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President Barack Obama delivered a landmark speech at Cairo University on furthering America's relationship with Muslim communities around the world.

In June 2009, President Barack Obama delivered a landmark speech at Cairo University on furthering America’s relationship with Muslim communities around the world. Science and technology collaborations play a critical role in developing the new relationships called for by the President. Click image for larger view and image credit.


INDEX-SATAL 2010 Co Principal Investigators.

INDEX-SATAL 2010 Co Principal Investigators Dr. Sugiarta and Dr. Steve Hammond shake hands after agreeing upon the planning area of operations for this summer's expedition. Click image for larger view and image credit.


Dr. Ir. Marzan A. Iskandar (BPPT) welcomes Dr. Jane Lubchenco (NOAA) to the Indonesian research vessel Baruna Jaya IV.

Head of the Indonesian Agency for Assessment and Application of Technology (BPPT) Dr. Ir. Marzan A. Iskandar welcomes Dr. Jane Lubchenco, NOAA Administrator, to the Indonesian research vessel Baruna Jaya IV. The shipboard discussion with Indonesian senior officials including Vice President Boediono focused on U.S.-Indonesia scientific cooperation including the ocean exploration partnership. Click image for larger view and image credit.


INDEX-SATAL: A US and Indonesian Partnership to Explore Indonesia’s Seas


Dr. Steve Hammond
US-Co Principal Investigator
INDEX-SATAL 2010

Dr. Wirasantosa Sugiarta
Indonesia-Co Principal Investigator
INDEX-SATAL 2010

A Priority for Two Ocean Nations
The Indonesia-USA Deep-Sea Exploration of the Sangihe Talaud Region (INDEX-SATAL 2010) expedition kicks off a new era of scientific cooperation between the United States and Indonesia. President Susilo Bambang Yudhoyono of Indonesia encouraged the joint expedition and it has been strongly supported by the U.S. Ambassador to Indonesia Cameron Hume. The joint-expedition also advances the approach called for by President Obama in his landmark June 2009 speech at Cairo University. This partnership is just one of several initiatives that directly support a recently developed Science and Technology agreement between the two ocean Nations.

Why Ocean Exploration?
Because the health of the environment and economy go hand-in-hand. The extraordinary natural resources in Southeast Asian waters sustain the lives of hundreds of millions of people in the region and benefit many millions more worldwide. Mapping and discovery data collected through this partnership will help to better understand, use and protect ocean resources. Over the long-term, we hope this will lead to economic and environmental benefits including sustainably managed fisheries, appropriate conservation of the marine environment, and a better understanding of our still mysterious ocean.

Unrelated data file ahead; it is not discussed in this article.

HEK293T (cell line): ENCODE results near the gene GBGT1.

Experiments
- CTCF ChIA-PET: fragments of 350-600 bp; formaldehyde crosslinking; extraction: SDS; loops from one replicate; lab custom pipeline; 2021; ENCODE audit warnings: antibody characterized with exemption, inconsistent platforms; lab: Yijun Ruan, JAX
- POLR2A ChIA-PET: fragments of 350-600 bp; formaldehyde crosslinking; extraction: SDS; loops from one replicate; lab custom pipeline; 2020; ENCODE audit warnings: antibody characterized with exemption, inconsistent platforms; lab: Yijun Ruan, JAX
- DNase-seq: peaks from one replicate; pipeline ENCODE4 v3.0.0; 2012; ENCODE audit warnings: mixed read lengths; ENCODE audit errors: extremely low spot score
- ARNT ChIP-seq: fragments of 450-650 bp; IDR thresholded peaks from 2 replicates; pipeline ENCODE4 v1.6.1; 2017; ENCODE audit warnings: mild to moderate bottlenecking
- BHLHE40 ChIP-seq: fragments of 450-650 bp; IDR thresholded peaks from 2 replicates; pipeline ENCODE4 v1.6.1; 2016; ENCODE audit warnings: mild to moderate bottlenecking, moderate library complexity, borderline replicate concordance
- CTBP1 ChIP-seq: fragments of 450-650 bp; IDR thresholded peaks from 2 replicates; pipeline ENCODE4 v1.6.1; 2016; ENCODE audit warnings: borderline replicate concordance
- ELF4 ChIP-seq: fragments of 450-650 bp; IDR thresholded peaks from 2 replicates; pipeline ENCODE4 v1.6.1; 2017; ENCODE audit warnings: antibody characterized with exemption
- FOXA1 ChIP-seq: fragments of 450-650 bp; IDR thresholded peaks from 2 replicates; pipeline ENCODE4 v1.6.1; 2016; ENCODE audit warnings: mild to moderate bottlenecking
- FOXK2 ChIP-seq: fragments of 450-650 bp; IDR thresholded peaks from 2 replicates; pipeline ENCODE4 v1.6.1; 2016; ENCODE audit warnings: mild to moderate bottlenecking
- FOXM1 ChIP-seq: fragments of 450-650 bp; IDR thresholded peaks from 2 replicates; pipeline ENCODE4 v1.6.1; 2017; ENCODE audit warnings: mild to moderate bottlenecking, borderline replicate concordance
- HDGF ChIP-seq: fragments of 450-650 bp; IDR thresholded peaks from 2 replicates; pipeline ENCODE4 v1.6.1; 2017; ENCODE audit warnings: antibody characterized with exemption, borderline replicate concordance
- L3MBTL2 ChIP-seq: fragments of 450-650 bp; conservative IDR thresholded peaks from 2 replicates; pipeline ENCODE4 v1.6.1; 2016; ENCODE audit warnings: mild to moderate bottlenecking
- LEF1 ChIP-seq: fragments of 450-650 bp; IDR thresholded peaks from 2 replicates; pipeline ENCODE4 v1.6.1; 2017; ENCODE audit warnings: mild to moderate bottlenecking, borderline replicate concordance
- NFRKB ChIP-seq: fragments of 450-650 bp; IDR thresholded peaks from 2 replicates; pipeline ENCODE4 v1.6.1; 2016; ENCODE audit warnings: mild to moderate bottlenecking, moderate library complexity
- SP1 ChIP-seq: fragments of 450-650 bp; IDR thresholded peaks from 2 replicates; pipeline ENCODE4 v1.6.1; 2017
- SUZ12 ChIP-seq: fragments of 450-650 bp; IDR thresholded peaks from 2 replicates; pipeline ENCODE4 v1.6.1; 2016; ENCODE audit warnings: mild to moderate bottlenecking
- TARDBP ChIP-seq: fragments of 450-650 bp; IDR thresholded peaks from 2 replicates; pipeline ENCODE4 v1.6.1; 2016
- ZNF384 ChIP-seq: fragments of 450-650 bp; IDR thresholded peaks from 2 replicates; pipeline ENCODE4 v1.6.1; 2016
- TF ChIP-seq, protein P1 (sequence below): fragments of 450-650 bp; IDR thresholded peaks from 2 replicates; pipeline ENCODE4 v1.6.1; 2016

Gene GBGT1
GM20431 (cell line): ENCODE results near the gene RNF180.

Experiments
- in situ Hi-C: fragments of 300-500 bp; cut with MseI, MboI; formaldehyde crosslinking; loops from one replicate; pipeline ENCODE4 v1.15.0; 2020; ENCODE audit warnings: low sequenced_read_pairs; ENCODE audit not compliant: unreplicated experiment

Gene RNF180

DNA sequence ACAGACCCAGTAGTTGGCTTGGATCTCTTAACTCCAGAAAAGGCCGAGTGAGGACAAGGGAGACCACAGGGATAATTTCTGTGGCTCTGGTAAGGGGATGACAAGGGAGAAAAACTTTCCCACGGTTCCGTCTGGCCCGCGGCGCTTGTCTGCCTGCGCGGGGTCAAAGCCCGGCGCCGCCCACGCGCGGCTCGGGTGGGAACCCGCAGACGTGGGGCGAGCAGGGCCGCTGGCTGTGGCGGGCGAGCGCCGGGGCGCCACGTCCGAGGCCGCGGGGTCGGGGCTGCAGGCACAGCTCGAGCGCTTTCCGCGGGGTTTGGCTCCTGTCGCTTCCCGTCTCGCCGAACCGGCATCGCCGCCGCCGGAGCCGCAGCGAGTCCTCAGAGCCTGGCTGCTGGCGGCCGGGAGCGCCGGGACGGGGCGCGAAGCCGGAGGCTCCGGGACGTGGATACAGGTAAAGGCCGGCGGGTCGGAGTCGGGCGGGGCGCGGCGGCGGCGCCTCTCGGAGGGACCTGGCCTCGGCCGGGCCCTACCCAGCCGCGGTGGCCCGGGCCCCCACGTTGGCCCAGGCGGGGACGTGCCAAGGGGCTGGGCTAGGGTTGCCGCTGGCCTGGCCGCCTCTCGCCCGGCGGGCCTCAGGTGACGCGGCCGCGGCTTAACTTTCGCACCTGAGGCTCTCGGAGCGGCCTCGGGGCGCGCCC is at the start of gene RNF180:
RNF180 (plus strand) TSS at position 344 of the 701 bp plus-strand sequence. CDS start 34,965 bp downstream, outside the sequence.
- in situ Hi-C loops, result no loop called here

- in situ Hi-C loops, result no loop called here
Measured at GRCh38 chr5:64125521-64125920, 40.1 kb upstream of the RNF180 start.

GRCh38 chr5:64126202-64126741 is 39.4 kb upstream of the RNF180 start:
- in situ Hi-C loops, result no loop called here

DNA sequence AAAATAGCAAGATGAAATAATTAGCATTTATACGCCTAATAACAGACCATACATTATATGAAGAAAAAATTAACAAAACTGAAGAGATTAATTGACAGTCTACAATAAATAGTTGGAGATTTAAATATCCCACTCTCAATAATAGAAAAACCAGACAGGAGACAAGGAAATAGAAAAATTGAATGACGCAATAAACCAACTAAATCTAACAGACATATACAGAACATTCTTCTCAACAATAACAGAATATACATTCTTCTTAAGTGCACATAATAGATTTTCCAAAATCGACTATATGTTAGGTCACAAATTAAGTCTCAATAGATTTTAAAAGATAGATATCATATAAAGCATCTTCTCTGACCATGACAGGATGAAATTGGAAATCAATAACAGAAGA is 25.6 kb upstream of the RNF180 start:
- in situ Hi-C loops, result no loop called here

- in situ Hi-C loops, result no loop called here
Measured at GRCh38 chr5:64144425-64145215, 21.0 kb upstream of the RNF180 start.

Development of an Ocean Exploration Partnership
Though this partnership has been developing for well over a year, the May 2009 World Ocean Conference in Manado, Indonesia was a key milestone. The principal purpose of the conference was to bring together an international group of ocean scientists to discuss the roles of oceans in mitigating climate change and how the changing global ocean environment is, and will, impact all living organisms in the sea. A central and profoundly inhibiting fact underlying the discussions and planning that took place at the Conference was that the oceans remain largely unexplored.

The NOAA Office of Ocean Exploration and Research (OER) was created in 2001 to lead an envisioned national and international effort to bring to light the ocean’s hidden mysteries; biological, physical, chemical, and even cultural. Some of the most biologically and geologically diverse regions in the world’s ocean are those encompassed by Indonesia’s seas. In 2009, Indonesia invited OER to jointly explore these seas and, at the World Ocean Conference, OER showcased new, exciting, and important discoveries that dramatically illustrated the value of ocean exploration.

Now, in 2010, with a collaboration firmly established between OER, the Indonesian Ministry of Marine Affairs and Fisheries (KKP) and the Agency for the Assessment and Application of Technology (BPPT), we are poised to initiate a five-year series of expeditions which will employ the expertise of US and Indonesian scientists and the use of both nations’ state-of-the-art exploration technology assets. Cruises involving NOAA’s ship of exploration, the Okeanos Explorer (and other US research vessels) and the Indonesian research vessel, Baruna Jaya IV, will be collectively known as the Indonesian Exploration–Sangihe Talaud expeditions (INDEX-SATAL).

There been an incredible amount of work conducted to get us to where we are today. Now the excitement really begins!

 

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